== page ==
Targeting large bottom dwelling speedsters

01 October 2011 Categories: Articles

If you like targeting big fish and don’t mind pain then you can’t go past bottom dwelling speedsters such as Amberjack, Samson, Cobia and Yellowtail kingfish. Although this may not be everyone’s cup of tea, for some it’s what fishing is all about and this is purely sport and a challenge to beat such a brutal fish of the ocean.

                      

These fish can be found in so many different places and depths so just about anyone can catch them even if you are not specifically targeting them. However, there are many techniques and areas that will increase your chances of hooking and actually landing these big fish. One point that everyone knows about these fish is that they fight extremely hard with an aim of taking you back to the reef and busting you off as quickly as possible. These fish are often found on large ledges, pinnacles and wrecks and this means you need to stop them in their tracks ASAP and the most obvious solution to try do this is by using heavy tackle on quality gear. This certainly won’t guarantee the fish won’t brick you but does better your chances.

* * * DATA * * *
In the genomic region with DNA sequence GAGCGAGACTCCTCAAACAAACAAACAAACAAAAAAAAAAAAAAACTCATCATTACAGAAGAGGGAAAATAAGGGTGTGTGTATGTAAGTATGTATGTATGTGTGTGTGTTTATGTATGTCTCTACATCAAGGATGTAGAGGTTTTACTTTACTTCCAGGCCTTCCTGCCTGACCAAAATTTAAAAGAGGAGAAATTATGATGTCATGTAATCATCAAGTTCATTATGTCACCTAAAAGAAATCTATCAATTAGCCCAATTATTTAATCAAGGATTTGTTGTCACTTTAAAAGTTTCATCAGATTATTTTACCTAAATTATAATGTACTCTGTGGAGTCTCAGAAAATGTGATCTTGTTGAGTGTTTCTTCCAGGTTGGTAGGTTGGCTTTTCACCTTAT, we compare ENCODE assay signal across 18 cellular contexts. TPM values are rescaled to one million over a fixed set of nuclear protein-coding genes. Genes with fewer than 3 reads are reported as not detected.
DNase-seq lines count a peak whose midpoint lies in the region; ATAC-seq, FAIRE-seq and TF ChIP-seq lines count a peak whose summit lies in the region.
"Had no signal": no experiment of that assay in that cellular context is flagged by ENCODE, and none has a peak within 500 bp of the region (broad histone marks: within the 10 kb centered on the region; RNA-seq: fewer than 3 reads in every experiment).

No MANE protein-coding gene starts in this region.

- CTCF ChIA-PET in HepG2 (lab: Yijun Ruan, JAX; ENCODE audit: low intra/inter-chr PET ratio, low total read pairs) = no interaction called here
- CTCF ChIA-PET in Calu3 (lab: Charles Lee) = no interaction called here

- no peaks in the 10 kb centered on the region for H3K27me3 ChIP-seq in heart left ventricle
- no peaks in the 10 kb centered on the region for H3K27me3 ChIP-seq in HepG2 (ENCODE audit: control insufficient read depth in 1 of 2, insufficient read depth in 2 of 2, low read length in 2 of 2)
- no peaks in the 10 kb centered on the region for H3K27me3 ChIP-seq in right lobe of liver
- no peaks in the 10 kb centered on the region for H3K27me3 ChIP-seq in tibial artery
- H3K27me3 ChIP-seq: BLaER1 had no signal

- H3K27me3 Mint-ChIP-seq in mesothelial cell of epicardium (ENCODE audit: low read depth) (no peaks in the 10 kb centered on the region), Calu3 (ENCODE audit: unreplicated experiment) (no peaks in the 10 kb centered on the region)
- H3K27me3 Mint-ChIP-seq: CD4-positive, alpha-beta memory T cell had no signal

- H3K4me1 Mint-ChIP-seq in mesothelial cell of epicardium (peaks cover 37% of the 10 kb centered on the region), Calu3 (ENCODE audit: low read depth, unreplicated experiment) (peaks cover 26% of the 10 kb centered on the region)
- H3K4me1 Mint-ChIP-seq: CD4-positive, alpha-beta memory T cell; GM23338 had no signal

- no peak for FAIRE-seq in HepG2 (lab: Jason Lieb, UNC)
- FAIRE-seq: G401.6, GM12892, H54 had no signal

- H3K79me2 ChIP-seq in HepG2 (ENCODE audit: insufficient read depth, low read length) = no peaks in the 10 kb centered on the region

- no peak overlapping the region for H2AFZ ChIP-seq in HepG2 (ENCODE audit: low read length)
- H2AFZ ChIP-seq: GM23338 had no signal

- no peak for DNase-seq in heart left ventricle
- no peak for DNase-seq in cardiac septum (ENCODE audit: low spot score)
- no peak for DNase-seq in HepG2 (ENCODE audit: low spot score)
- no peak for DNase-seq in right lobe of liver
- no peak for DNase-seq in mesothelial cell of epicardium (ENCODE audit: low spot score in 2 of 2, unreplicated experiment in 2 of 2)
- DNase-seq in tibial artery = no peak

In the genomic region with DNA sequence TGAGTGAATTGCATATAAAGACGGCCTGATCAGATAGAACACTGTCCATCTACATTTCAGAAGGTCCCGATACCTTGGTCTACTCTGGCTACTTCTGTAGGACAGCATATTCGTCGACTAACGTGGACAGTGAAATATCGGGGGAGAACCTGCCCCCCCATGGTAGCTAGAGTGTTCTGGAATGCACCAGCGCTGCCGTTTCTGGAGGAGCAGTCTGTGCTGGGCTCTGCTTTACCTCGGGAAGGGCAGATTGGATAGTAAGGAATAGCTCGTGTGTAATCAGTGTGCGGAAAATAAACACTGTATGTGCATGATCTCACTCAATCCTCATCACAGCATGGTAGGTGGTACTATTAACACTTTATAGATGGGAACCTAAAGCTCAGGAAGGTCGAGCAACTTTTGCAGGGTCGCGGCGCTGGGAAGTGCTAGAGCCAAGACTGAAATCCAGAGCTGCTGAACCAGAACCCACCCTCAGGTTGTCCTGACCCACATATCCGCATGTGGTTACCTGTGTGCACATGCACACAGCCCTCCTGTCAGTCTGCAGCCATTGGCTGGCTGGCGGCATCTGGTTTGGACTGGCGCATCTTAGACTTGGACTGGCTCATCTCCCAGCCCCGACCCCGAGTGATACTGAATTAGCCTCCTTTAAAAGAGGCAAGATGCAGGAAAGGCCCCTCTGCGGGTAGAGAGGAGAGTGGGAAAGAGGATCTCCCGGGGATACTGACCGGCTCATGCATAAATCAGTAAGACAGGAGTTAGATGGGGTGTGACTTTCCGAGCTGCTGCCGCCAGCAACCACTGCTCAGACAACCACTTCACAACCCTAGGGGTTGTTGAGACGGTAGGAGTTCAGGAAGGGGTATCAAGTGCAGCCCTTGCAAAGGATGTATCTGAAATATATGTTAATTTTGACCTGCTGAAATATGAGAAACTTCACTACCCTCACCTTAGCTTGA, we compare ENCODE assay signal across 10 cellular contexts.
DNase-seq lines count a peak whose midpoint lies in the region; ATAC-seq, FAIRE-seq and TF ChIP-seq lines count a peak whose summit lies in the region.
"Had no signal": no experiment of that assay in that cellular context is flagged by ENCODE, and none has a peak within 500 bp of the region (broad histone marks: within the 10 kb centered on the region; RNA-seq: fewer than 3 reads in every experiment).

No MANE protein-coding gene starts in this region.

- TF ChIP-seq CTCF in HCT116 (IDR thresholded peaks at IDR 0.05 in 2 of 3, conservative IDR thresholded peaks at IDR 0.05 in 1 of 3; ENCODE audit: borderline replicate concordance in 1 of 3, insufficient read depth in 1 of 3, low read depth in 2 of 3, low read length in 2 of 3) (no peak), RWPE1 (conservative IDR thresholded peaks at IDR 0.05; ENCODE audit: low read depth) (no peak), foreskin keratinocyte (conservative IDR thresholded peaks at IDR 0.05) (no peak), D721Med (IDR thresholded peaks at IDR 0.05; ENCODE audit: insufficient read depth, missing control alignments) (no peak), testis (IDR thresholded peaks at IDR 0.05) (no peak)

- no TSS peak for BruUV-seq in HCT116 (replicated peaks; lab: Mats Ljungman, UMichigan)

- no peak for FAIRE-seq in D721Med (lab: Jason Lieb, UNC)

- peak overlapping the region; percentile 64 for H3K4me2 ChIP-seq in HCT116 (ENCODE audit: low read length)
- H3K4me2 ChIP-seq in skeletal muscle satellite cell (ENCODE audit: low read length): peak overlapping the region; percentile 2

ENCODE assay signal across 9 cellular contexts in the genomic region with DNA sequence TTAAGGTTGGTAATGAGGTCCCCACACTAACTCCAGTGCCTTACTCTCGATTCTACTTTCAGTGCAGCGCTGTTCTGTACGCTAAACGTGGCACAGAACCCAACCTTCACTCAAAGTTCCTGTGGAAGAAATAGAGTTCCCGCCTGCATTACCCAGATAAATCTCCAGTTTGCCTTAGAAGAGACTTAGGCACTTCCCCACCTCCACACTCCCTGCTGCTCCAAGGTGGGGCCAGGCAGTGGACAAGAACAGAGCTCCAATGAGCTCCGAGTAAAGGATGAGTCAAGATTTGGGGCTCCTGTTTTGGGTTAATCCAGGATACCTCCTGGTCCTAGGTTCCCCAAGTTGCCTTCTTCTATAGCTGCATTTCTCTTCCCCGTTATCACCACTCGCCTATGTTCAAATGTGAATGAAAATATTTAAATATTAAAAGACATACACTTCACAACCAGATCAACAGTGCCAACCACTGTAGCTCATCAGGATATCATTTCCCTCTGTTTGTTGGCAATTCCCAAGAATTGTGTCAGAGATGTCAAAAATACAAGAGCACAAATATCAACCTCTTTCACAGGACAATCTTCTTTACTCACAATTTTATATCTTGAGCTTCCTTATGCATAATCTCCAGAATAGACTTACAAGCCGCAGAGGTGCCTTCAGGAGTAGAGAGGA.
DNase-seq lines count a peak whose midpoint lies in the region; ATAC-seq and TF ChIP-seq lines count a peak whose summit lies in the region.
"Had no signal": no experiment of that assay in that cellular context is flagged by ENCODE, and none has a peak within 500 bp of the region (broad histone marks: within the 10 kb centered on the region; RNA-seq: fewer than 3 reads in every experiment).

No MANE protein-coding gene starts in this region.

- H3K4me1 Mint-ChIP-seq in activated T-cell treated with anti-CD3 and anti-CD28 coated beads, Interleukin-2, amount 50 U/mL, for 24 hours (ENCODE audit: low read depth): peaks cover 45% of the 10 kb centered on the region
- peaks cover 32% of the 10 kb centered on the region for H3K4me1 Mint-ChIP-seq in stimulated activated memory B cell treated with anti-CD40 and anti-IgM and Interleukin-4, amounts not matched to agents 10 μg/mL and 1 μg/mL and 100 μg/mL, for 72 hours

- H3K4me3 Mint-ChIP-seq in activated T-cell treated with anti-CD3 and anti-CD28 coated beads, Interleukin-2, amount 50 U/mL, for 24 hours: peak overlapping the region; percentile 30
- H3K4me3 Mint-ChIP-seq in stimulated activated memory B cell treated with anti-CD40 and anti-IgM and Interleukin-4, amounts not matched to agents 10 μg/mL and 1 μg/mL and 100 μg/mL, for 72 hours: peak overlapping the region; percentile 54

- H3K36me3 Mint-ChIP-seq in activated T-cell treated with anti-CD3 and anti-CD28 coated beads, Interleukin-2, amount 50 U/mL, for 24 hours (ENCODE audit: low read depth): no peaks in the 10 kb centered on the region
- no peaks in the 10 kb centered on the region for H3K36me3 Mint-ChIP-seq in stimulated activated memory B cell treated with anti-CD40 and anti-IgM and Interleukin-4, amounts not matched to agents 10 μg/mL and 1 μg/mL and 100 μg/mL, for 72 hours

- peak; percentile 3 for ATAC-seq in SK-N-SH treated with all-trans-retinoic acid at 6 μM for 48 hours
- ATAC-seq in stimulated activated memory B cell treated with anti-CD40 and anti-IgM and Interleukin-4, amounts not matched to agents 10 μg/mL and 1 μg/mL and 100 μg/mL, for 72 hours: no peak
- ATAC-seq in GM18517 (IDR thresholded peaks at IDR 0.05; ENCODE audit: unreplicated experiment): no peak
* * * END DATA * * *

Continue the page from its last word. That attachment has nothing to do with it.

If quality rods and reels are out of your budget then maybe a change in technique will still see you raise these fish. As I just said big pinnacles, ledges and even wrecks seem to be the areas these fish like to hang around but they will cruise most small reefs hunting for food so this is when you have a lot better chance of landing these fish on regular rods and reels and even light line as these smaller reefs have minimal structure for these fish to head back into and rub you off. Even placing the baits up off the bottom say 5 mtrs can better your chances by giving you that extra distance to try stopping them before they reach the bottom. Another method, which has taken the world by storm over the years, is jigging. Many may still say live baiting is better but a lot of others will argue the point but I believe jigging has a lot of advantages such as being streamline for less drag and quicker entry to the sea floor in big depths and strong current areas to optimize your strike rate over the targeted structure. The movement of a jig seems to get fish really excited when they may not be in there prime feeding periods which can see live baits being left while the jigs produce. The big advantage of a jig is the fact they are retrieved at very high speeds which means the fish has to do the chasing to nail that jig and by then you may have 5 or more mtrs that the fish is from the bottom giving you a slight advantage before that fish heads for the bottom. If you’re serious about jigging then expect to spend big bucks on quality rods, reels, braid and jigs for optimum results.